Day 12: Tall Tales

Date: June 7th, 2019

Miles Traveled: 64

Weather: Mostly sunny and warm

Physical Status: Solid

TL;DR: Beautiful farmland, sunny weather, and a mysterious Apple Maps car.

Today was a good day. I woke up at 6:00am, walked down to Lake Erie’s edge, and ate breakfast while enjoying an beautiful post-sunrise scene:

Some places a bicycle tourist just doesn’t want to leave. Port Stanley was one of those places.

—–

After slowly packing up camp, I said goodbye to Terry and left his house around 7:30am.

Prior to setting out on the road, I explored the downtown area for a bit, snapped a few pictures of the coast, and squatted next to a local WiFi hotspot to iron out my travel plans for the next two days:

Having limited phone service in Canada, I decided to ride to a Tim Horton’s in Ridgetown, Ontario for its free WiFi and proximity to the Warmshowers hosts I contacted yesterday. Assuming I received no response from either host, I would head North or Northwest toward the USA-Canada border and find an empty church or school to pitch a tent for the night. It was a Friday night, after all.

Heading West, I rode along some of the most beautiful roads I have ridden to date. Although the first couple miles were on gravel, I didn’t care. I was traveling through picture perfect farmland in downright gorgeous weather with no one in sight except one or two farmers tilling their fields:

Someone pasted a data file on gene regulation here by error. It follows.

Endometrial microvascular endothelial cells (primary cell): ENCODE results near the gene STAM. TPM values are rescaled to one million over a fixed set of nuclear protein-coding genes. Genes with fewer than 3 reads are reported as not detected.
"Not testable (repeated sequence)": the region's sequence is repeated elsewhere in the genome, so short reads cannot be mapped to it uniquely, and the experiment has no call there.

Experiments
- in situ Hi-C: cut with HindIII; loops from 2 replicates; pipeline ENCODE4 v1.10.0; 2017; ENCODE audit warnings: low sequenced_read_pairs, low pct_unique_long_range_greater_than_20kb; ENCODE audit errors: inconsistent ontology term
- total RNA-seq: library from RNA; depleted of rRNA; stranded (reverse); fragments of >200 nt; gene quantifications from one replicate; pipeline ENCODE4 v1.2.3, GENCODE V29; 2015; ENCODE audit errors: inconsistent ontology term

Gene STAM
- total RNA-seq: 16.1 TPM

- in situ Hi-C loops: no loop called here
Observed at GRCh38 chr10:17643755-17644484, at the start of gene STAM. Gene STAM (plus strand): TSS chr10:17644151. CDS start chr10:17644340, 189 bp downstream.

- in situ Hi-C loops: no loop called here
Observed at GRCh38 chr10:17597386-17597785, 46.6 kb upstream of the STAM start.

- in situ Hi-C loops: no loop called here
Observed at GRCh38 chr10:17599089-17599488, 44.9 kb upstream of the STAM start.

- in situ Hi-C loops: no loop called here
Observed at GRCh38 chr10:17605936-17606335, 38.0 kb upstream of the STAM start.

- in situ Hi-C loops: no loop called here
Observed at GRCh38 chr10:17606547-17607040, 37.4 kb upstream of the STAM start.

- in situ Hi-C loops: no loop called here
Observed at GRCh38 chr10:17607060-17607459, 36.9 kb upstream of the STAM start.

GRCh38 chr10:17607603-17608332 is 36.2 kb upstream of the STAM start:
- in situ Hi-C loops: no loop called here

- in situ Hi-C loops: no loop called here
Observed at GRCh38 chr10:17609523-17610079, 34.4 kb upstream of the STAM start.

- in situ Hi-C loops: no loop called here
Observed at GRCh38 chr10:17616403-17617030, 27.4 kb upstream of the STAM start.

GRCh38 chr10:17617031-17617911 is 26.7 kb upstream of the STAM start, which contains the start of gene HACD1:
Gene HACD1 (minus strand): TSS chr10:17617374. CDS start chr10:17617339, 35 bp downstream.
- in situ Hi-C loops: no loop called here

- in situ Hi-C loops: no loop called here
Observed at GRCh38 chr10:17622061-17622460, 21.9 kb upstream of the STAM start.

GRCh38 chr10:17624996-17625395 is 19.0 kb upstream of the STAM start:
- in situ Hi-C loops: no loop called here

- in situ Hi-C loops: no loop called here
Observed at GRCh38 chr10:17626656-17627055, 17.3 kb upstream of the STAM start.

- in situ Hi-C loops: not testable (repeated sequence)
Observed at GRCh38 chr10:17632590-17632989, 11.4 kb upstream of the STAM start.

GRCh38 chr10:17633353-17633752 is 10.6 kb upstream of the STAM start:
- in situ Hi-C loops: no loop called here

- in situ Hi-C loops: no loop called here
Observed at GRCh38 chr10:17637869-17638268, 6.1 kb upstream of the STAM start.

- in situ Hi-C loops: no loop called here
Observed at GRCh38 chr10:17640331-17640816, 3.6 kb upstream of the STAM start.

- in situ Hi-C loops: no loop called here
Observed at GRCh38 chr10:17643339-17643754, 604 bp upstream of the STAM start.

After getting back on pavement, I pedalled on highway 3 for a while and stopped at a local place called “Tall Tales Cafe” to replenish some much-needed calories. By this time, the sun was shining full force and it got… dare I say… hot. Even with sun screen, I could just feel the heat coming off my skin.

As I guzzled down chocolate peanut butter ice cream and a chili burrito (I was hungry, okay?), I looked to my right and suddenly saw an Apple Maps car idling right there in the parking lot.

Apple Street View, perhaps? The world may never know…

After finishing my meal, I continued along highway 3, turned off, and rode along some more fairly desolate roads — roads were you can stop and take pictures in the middle of the road and not fear getting run over.

After riding for an hour or two, I arrived at Tim Horton’s in Ridgetown, Ontario and checked my Warmshowers messages. Nope, no responses.

Damn,” I thought. “Stealth camping it is.”

For those who aren’t familiar, “stealth camping” is the act of camping where you’re not necessarily supposed to camp (or legally allowed to), but it may be the only, or rather cheapest, option if you’re on a tight budget.

In general, there are three commandments of stealth camping:

  1. Thou shall not camp where someone is likely to find you.
  2. Thou shall not camp where someone will care that you’re there.
  3. Thou shall not leave a trace that you or anyone else was there.

Since it was about three hours until sundown and farmland is notoriously difficult to find a secluded place to pitch a tent for the night, I proceeded to book it to Dresden, Ontario, a small town with what seemed like plenty of parks, churches, and baseball fields.

With a strong aouthern tailwind at my back, I flew down the highway at a solid 14-17mph and (almost) rode into the sunset.

Gotta love that late afternoon riding:

Soon after arriving in Dresden, I almost immediately found a church with a totally empty parking lot, cooked up some alfredo pasta, and pitched my tent behind some pine trees for the night:

RIP my legs.

—–

Tomorrow, I’ll be crossing back into the U.S. and staying somewhere in Western Michigan. Where that may be? I’ll cross that river when I get to it (haha, I’m hilarious).

Until next time!

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